What: All Issues : Environment : (S.22) On a motion to impose cloture, (a procedure that prevents a filibuster by limiting the amount of time the Senate can debate a bill), on legislation adding almost 60 new national wilderness areas. (2009 senate Roll Call 2)
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(S.22) On a motion to impose cloture, (a procedure that prevents a filibuster by limiting the amount of time the Senate can debate a bill), on legislation adding almost 60 new national wilderness areas.
senate Roll Call 2     Jan 14, 2009
Progressive Position:
Yea
Progressive Result:
Win
Qualifies as polarizing?
Yes
Is this vote crucial?
No

This was vote on whether to impose cloture, and limit the amount of time the Senate could debate S.22 before voting on its passage. S.22 added almost 60 new areas to the National Wilderness System. The legislation was essentially a collection of over 150 public land bills that had been reported to the full Senate during the previous Congress by its Committee on Energy and Natural Resources, but on which the Senate had not voted. These bills added over 2 million acres to the National Wilderness Preservation System in nine different States. Several other provisions, unrelated to public-lands, had been added to those 150 bills as part of S.22 Those other provisions related to, among other things, ocean regulations, a facility for the Smithsonian, the implementation of a settlement of  tribal claims for regarding water rights, and the Christopher and Dana Reeve Paralysis Act.

Sen. Bingaman (D-NM), who was leading the effort on behalf of S.22, said it “has been developed on a bipartisan basis (and has been) delayed for a long period . . . . .” Echoing Sen. Bingaman, Republican Senator  Crapo (R-ID) had said “(T)o call this legislation bipartisan is an understatement. . . .”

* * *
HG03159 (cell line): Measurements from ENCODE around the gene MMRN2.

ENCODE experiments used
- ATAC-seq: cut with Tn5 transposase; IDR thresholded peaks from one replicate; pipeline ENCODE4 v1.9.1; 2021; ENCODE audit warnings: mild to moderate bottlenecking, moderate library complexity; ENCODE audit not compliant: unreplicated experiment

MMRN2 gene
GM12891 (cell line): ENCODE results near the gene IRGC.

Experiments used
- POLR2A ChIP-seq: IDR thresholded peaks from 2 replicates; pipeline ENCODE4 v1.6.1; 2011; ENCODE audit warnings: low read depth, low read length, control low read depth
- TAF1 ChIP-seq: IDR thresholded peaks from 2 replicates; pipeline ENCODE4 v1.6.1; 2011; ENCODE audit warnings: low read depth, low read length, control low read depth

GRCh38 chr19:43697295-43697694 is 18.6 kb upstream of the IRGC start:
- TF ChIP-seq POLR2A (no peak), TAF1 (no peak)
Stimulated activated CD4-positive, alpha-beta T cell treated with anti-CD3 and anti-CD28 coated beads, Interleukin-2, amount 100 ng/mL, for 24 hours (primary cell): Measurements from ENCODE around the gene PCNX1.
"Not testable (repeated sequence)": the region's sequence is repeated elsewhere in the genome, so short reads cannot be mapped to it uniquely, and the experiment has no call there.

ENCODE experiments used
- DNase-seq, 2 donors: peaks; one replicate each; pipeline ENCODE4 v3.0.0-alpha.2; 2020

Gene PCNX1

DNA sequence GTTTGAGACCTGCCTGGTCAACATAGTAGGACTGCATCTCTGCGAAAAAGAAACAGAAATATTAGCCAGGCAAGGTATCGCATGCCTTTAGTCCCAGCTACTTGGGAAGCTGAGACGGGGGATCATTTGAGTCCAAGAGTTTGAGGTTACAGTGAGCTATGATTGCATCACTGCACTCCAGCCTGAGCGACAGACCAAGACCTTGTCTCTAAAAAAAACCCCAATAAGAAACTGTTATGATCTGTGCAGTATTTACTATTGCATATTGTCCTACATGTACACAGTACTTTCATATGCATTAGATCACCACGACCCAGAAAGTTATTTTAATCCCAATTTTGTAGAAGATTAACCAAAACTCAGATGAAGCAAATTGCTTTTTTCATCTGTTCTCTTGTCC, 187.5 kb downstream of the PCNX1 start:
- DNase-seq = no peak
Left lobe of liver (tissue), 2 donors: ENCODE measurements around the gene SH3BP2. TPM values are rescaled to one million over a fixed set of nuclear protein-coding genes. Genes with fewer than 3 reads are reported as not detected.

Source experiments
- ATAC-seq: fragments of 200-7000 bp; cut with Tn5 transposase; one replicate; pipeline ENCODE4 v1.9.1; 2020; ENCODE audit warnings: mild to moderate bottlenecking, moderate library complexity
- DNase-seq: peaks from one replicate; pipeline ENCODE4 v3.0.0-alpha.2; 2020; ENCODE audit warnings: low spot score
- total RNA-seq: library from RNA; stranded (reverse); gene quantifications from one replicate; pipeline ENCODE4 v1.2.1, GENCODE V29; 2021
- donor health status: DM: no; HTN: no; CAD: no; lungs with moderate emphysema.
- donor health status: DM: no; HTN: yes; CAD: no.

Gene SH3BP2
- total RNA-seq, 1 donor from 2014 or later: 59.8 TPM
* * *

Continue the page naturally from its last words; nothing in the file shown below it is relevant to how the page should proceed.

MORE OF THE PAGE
Sen. Coburn (R-OK), who opposed both S.22 and the cloture motion, noted that the bill was 1,300 pages long, would cost between $10 and $12 billion and was not subject to amendment under the procedures the Senate had adopted for its consideration. He argued that it was too costly at a time when the country was suffering economically, and that it was inconsistent with national energy policy because it prevented the development of potential energy-production. He claimed that the bill “does not go towards building back the trust in the Congress to actually do things in order of priority that are going to make a difference for this country.”

Coburn said he also opposed the bill because its impact was to “step all over property rights in this country. Even though several of the bills in here say they would not use eminent domain, every one of them still has the right to use eminent domain outside the areas we have created in this bill. So we have taken one of the basic rights of Americans in this country, and the Senate (is saying): Sorry, our parochial interests for what we want to do for the State trumps your property rights.”

Bingaman responded that there had been an extensive process of amending the bills that had been combined into S.22, and that those bills “were reported after amendments by unanimous vote. We have made some further modifications to some of these bills in an effort to address any remaining concerns.” He also argued that the legislation is not inconsistent with national energy policy (because) . . . Almost none of the wilderness areas designated by the bill are in areas with significant energy development potential.”

A cloture motion is a procedure by which the Senate can vote to end, or to place a time limit on, debate of a bill, and thereby overcome a filibuster. It requires a vote of three-fifths of the full Senate, or 60 votes. The vote on the cloture motion was 68-24. Fifty-four Democrats and fourteen Republicans voted “aye”. Twenty-four Republicans and one Democrat voted “nay”. As a result, opponents of S. 22 could not filibuster the bill, and the Senate was able to vote on its passage.

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